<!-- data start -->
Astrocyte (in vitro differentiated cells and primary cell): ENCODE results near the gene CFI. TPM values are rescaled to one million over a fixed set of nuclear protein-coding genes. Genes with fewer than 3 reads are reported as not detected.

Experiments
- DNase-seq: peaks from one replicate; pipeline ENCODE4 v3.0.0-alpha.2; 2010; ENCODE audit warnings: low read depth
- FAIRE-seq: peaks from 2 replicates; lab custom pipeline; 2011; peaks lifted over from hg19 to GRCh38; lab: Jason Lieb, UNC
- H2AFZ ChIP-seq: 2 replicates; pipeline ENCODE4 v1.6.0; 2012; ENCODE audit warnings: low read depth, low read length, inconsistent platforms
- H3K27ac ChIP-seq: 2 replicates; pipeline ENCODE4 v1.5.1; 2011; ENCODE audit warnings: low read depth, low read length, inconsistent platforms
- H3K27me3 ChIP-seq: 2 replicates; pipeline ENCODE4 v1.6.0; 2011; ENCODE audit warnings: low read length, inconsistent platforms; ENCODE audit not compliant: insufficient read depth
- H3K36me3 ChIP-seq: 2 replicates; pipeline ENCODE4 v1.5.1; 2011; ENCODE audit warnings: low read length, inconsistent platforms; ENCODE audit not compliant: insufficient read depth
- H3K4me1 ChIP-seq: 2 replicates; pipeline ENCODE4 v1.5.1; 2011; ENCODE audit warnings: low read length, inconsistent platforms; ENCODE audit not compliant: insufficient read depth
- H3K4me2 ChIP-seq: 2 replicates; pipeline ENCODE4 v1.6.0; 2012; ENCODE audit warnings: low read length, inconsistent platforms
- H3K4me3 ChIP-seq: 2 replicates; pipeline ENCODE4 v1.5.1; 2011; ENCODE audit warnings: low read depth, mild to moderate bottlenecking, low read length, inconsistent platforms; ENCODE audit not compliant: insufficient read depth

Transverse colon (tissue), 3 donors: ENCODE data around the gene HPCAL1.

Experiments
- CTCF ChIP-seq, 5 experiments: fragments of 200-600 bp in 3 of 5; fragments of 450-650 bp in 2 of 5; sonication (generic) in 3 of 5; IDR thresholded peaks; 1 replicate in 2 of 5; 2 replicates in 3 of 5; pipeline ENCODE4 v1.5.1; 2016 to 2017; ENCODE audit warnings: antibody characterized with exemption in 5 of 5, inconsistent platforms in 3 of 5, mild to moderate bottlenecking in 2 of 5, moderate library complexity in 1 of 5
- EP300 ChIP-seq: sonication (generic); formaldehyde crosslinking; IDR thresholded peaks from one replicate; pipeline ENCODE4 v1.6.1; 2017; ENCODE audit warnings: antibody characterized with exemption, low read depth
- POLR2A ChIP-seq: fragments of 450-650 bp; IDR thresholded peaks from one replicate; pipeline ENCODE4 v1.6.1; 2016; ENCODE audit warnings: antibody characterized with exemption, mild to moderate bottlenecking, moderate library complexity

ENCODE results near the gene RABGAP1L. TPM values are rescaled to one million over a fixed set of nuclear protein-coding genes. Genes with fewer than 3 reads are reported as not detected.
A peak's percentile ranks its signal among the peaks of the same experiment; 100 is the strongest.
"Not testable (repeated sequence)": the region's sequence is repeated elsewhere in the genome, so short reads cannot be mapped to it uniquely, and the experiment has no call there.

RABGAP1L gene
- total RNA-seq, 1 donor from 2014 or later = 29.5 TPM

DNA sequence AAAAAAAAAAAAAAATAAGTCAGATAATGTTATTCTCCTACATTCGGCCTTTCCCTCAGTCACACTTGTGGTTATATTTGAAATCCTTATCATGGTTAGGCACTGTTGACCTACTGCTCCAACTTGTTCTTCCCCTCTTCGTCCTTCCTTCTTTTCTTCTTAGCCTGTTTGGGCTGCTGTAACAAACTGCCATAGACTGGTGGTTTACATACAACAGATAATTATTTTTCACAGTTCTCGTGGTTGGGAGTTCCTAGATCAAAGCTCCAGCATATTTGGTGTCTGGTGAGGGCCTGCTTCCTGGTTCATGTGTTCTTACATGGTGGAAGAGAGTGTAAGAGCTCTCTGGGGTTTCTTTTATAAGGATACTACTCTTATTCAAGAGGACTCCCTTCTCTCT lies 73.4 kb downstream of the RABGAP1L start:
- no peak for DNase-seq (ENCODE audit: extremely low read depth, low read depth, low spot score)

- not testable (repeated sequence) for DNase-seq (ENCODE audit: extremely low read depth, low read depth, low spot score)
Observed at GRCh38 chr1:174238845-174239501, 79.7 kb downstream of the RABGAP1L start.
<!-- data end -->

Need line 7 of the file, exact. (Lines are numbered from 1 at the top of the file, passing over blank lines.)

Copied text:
- H3K27me3 ChIP-seq: 2 replicates; pipeline ENCODE4 v1.6.0; 2011; ENCODE audit warnings: low read length, inconsistent platforms; ENCODE audit not compliant: insufficient read depth